post #26 of 75

yes....he's a sandbagger.  I know guys like this.  When posting scores for HC.....they try stupid shots they know will result in big numbers.  they don't read putts......they half-@ss it around the course...

 

 

he may be a 10HC....who averages 85 during normal rounds.............but he will always find a way to shoot in the 70s during a tourney.  this is the guy who has his HC adjusted by the head pro........

post #27 of 75
Quote:
Originally Posted by BuckeyeNut View Post
 

yes....he's a sandbagger.  I know guys like this.  When posting scores for HC.....they try stupid shots they know will result in big numbers.  they don't read putts......they half-@ss it around the course...

 

 

he may be a 10HC....who averages 85 during normal rounds.............but he will always find a way to shoot in the 70s during a tourney.  this is the guy who has his HC adjusted by the head pro........

That is not how "Player Z" was described in the OP.  You're talking about an entirely different person.  And the two points that matter still stand:

 

-  If the dude plays "an equal number of casual and tournament rounds" then those T rounds will be a large factor in determining his handicap.

 

- If the difference is more than a couple of shots, he should be adjusted.

 

OP, do you have any more info on the guys scores?  Like, do you know what the actual stroke difference is?

post #28 of 75

After reading some posts....this thread title should be changed to the "SANDBAGGER SUPPORT NETWORK"..............thread. LOL

post #29 of 75

No idea what a sandbagger is so I had to look it up.

 

Definition: "Sandbagger" is a derogatory term in golf that applies to golfers who cheat by pretending to be worse golfers than they really are. The term can be thought of two ways:

 

1. Generally, any golfer who misleads others about his ability level, claiming to be worse than he actually is at golf, might be a sandbagger. If the person is not trying to gain from that deception, no problem (he might even be aware he is misleading others about his ability - he might just have low self-esteem). But a golfer who deliberately misleads others about his ability in order to gain in some way - to win a bet, for example - is a sandbagger.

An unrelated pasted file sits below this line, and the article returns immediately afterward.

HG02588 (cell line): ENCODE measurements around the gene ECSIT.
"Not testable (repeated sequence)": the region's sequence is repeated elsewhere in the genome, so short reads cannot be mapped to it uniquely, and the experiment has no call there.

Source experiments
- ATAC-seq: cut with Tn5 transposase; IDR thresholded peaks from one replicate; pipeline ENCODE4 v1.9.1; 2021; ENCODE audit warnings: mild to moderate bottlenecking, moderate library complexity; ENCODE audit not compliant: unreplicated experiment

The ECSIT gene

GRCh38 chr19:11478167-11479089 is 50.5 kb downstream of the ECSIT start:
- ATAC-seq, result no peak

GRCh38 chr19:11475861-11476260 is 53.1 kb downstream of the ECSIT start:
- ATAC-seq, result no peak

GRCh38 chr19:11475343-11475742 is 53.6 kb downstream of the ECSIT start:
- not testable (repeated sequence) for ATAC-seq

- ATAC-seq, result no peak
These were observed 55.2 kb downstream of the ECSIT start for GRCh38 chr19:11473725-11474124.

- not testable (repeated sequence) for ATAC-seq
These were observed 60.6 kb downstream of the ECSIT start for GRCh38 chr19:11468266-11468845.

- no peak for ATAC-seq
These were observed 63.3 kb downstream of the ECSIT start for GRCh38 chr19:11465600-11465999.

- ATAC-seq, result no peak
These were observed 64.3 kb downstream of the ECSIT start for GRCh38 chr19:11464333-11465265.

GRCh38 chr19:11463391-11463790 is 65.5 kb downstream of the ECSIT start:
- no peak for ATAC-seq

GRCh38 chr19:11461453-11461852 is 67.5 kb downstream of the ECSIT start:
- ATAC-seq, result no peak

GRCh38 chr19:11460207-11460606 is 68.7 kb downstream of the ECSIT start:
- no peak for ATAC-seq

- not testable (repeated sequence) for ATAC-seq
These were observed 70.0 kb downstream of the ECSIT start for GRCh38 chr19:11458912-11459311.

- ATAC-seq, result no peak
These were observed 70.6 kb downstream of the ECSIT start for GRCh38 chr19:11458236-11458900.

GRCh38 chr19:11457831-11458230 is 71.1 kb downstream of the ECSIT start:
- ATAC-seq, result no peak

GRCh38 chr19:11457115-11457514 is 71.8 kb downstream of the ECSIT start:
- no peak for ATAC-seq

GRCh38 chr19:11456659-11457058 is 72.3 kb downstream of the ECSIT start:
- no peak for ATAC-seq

2. More specifically, a sandbagger is a golfer who artificially inflates his handicap index in order to better his chances of winning tournaments or bets.

A sandbagger is considered by many to be the lowest form of life on a golf course. A sandbagger can inflate his handicap index by selectively leaving out his best rounds of golf when he posts scores for handicap purposes.

 

Then, when the sandbagger enters a tournament, he claims, for example, a handicap index of 18 when, in fact, his true handicap might be closer to, as an example, 12. Voila, the sandbagger has just bought himself six extra strokes off his net score, and improved his odds of winning his flight or the tournament.

 

Sandbaggers are, at base, cheaters and hustlers. Golfers who are found out to be sandbaggers are often ostracized and always looked down upon.

Winning a tournament or bet in this fashion is called "sandbagging." A golfer who has won by sandbagging is said to have "sandbagged" his opponents.

 

 

Based on this I would say the guy is not a sandbagger if he's not reporting his casual scores.  If he is reporting them then he's clearly a sandbagger.


Edited by Strandly - 9/18/13 at 2:49am
post #30 of 75
Quote:
Originally Posted by Golfingdad View Post

That is not how "Player Z" was described in the OP.  You're talking about an entirely different person.  And the two points that matter still stand: